Tendinitis
Tendinitis is inflammation (swelling) of the tendon. A tendon is the type of tissue that connects muscle to bone.

Symptoms
* Heat and swelling
* Referred pain
* Burning and/or sharp pain

Cause
* Repetitive motion, overuse
* Tendon/muscle weakness
* Poor posture
* Sprains or strains are often accompanied by Tendinitis

Four Types of Tendinitis (symptoms)
1. Painful after activity
2. Painful at the beginning, goes away during and then returns after activity
3. Painful beginning, during and after activity and might inhibit said activity
4. Painful with all activity and is getting worse

Treatment Tips
1. Ask your doctor to give you an actual diagnosis
2. Ice after activity
3. Rest from causing activity
4. Massage
5. Painless stretches given to you from a Health Practitioner
6. Strengthening exercises given to you from a Health Practitioner

Some believe that deep friction massage helps stimulate collagen production in the damaged fibers. Others believe that using massage to break up the scar tissue is the key to healing Tendinitis. Either way, massage is most beneficial in the treatment of Tendinitis. Don’t wait, get relief. PJ Harris, LMP http://www.pjharris.com/

Do You Need Immediate Muscle Cramp Relief?

Do you ever get a muscle cramp in the middle of the night, during exercise, or other inconvenient times? You are not alone. Many of the clients at my Seattle Treatment Massage practice have a challenge with this.muscle cramp

I am going to teach you a trick that works like a charm for some muscle cramping. This trick works using the theory of reciprocal inhibition. What reciprocal inhibition is based on is the fact that every joint has synergistic and antagonistic muscles. Synergistic muscles perform the same action. Antagonistic muscles perform the opposite action. When a muscle is contracting the antagonistic muscles must relax. For example: When you flex your biceps, your triceps must relax. That is reciprocal inhibition.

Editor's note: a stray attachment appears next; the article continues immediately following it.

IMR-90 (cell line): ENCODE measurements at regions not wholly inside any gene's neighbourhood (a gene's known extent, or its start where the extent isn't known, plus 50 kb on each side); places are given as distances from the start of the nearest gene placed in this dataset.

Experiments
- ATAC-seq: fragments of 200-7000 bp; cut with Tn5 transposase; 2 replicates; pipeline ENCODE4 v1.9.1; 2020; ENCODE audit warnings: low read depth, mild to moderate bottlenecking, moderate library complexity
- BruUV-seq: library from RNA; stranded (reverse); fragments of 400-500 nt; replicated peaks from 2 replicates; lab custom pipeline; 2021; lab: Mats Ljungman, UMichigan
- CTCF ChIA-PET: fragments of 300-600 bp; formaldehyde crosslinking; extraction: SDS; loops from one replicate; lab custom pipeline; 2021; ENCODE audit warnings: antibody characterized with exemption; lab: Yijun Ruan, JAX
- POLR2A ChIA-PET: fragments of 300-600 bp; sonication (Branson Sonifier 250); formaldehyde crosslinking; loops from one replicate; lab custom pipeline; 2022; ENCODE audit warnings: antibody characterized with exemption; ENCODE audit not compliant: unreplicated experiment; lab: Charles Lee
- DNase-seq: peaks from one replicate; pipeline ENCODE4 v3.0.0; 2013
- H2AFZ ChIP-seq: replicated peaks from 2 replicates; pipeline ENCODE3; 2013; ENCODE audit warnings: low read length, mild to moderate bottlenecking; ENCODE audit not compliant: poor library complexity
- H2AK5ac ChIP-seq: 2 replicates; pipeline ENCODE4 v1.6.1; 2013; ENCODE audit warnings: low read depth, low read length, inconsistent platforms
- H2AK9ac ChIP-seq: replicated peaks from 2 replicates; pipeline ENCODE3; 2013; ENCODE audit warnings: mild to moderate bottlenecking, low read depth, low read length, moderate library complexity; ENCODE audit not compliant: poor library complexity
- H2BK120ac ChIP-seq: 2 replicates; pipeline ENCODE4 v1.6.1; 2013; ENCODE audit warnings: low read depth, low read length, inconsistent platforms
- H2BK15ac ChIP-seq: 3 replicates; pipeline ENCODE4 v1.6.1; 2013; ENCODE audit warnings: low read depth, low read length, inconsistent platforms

So, keeping this fact in mind, stretch out the cramping muscle halfway and give the motion resistance with your hand or an object like the wall. For example: If your calf is getting a cramp, you would bend you ankle and bring your toes towards your head while you are creating a resistance at the top of your feet/toes. You should use gentle resistance and pressure. It doesn’t take much.

Another way to look at this is if you have a muscle cramp, do the muscle’s opposite action with resistance. For example: If you get a cramp in your hand while writing, you would put your fingers around the affected hand with the other hand and open your fingers. Opening your fingers is the opposite motion of the squeezing motion of using a pen. If the motion with resistance you are using is not working, you might be getting the theory backwards. Try doing the opposite.

Does that make sense? If not ask a question in the comment section regarding which muscle or action you are having a problem with and I will do my very best to describe how to use reciprocal inhibition to relieve your pain. Thank you for reading, PJ Harris, LMP. http://www.pjharris.com/